HYBRID EVENT: You can participate in person at Rome, Italy or Virtually from your home or work.

2nd Edition of International Conference

and Expo on Clinical Microbiology

June 23-24, 2023 | Rome, Italy

ICCM 2023

Jiewen Guan

Speaker at and Expo on Clinical Microbiology 2023 - Jiewen Guan
Canadian Food Inspection Agency, Canada
Title : Food microbes influenced horizontal transfer of ?-lactam resistance genes in the mouse gut


Ingestion of antibiotic-resistant (AR) bacteria may lead to transmission of AR genes in the gut microbiota and cause AR bacterial infection, a significant public health concern. However, it is not clear if and how microbes from the food matrix (food microbes) may influence resistance transmission. Thus, we assessed the colonization of a β-lactam resistant Salmonella Heidelberg strain (donor) and a β-lactam susceptible S. Typhimurium strain (recipient) and the transfer of the resistance genes in the mouse gut in the presence or absence of food microbes that were derived from washing freshly-harvested carrots. Mice were pre-treated with streptomycin and then inoculated with both donor and recipient bacteria in the presence or absence of food microbes. Donor, recipient and potential transconjugant bacteria were enumerated in fecal samples using selective culture techniques. Transfer of AR genes was confirmed by whole genome sequencing. Gut microbial composition was determined by 16s rRNA amplicon sequencing. Significantly lower numbers of donor and recipient were shed from mice that were inoculated with food microbes compared to those without food microbe inoculation. S. Typhimurium transconjugants were only recovered from mice without inoculation of food microbes. However, non-Salmonella transconjugatns, including Escherichia coli, Enterobacter, Citrobacter and Proteus were detected from mice with inoculation of food microbes. The results suggest that the food microbes may modulate AR gene transfer through changing the gut microbiome compositions.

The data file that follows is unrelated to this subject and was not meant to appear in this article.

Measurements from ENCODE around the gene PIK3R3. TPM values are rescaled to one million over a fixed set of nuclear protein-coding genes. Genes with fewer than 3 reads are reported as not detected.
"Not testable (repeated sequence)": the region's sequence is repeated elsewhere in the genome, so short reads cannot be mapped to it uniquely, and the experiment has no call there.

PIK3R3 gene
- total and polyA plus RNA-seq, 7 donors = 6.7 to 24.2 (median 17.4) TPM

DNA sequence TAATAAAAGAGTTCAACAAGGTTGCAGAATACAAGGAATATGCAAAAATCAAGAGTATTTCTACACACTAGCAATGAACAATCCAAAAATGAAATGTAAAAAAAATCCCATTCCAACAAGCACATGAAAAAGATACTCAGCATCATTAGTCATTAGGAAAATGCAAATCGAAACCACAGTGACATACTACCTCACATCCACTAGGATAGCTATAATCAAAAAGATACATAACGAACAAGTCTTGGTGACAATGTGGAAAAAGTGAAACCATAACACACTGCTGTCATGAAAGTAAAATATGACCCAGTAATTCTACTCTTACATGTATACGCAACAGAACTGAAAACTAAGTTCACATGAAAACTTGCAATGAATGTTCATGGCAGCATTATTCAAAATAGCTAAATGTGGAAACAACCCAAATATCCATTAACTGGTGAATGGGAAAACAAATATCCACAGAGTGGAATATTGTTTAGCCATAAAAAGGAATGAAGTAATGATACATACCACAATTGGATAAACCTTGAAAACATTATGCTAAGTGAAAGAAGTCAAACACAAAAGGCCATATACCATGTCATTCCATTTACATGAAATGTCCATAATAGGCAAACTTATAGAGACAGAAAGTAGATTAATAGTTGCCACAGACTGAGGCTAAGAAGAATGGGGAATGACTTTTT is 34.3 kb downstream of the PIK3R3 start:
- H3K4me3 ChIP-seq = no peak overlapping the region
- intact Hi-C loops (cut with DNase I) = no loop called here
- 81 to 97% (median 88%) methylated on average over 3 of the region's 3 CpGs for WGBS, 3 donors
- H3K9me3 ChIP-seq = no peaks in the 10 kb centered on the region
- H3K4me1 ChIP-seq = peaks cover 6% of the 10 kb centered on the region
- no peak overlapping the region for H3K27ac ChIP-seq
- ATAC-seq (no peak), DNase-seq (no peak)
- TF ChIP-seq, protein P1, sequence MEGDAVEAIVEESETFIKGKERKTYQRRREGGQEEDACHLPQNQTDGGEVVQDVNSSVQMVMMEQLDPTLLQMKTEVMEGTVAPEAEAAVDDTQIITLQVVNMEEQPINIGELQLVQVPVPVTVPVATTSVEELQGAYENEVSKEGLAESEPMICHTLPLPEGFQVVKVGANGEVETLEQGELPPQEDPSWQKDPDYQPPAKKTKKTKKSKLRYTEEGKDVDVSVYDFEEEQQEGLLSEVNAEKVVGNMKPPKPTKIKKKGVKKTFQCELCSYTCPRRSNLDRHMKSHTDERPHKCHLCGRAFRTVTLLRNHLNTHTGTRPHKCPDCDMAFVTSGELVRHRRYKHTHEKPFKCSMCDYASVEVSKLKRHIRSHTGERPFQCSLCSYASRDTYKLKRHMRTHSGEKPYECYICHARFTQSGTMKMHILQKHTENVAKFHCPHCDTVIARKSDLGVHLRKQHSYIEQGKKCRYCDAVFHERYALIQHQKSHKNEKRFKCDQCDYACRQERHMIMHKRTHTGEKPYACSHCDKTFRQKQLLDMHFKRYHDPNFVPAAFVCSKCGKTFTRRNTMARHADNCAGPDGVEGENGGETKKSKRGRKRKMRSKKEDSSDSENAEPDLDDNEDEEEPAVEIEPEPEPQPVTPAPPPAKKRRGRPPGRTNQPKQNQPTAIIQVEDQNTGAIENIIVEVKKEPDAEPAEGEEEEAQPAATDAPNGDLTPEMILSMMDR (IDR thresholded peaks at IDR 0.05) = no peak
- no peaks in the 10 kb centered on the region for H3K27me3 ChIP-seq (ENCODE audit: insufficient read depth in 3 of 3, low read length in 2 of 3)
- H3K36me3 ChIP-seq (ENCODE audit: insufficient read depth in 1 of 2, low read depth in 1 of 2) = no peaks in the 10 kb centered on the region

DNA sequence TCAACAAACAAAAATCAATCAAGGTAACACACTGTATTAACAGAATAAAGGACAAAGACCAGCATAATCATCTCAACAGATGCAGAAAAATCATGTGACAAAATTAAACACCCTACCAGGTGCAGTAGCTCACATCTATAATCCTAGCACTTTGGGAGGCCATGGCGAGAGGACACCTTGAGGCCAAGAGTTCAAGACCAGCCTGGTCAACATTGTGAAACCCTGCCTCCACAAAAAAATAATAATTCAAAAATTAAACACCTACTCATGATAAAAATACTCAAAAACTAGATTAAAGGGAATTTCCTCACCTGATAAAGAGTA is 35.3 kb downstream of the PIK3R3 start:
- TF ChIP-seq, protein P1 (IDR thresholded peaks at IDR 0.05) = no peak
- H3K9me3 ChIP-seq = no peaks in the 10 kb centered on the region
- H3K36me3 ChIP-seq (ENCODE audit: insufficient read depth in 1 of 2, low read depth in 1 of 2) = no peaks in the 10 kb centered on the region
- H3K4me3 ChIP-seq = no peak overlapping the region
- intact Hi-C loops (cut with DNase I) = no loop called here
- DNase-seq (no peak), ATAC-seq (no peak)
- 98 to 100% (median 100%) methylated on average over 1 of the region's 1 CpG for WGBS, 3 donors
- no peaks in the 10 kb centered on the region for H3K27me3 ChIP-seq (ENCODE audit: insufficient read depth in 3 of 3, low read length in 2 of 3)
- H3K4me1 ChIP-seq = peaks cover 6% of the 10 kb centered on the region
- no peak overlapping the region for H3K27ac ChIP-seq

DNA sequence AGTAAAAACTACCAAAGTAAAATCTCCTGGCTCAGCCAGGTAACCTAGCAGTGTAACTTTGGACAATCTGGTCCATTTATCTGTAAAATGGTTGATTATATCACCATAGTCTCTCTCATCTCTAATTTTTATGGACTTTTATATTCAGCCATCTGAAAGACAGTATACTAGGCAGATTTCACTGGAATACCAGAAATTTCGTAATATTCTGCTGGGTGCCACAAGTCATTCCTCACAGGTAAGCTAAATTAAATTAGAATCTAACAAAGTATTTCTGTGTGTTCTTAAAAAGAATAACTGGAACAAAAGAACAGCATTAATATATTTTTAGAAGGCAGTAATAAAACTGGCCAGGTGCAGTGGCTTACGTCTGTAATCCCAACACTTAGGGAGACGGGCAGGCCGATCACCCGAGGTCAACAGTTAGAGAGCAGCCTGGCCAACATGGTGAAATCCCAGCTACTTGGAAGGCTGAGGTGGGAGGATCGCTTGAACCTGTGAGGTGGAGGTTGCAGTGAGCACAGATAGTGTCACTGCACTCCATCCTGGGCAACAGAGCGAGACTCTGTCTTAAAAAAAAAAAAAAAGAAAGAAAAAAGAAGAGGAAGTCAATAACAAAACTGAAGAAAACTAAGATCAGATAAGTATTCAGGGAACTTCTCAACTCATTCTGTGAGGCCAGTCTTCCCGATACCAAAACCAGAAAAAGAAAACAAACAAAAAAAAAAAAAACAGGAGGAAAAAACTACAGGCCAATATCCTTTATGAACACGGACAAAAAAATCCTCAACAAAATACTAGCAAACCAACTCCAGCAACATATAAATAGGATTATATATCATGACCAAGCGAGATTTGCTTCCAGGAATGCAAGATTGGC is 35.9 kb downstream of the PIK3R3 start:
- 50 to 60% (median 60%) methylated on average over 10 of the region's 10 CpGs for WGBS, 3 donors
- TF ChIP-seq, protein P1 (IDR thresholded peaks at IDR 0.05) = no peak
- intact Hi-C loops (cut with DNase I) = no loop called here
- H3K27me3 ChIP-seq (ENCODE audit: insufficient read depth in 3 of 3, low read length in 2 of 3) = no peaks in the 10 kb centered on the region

Jiewen Guan received her Bachelor (1994) and Master (1997) degree in Biochemical Engineering, in the South China University of Technology in Guangdong, China, and her PhD (2002) in Food Microbiology, in the University of Massachusetts – Amherst in Massachusetts, the United States of America. She joined the Canadian Food Inspection Agency (CFIA) in 2002 and since then she has been working as a research scientist in the CFIA at the Ottawa Laboratory (Fallowfield) in Ottawa, Canada. Her early career focused on safe disposal of animal carcasses and disinfection of animal premises for control of infectious animal disease outbreaks. Later on, she developed research interest in airborne transmission of avian influenza viruses. More recently, her research interest expands to understanding the mechanisms of horizontal transfer of antimicrobial resistance in the gut microbiome.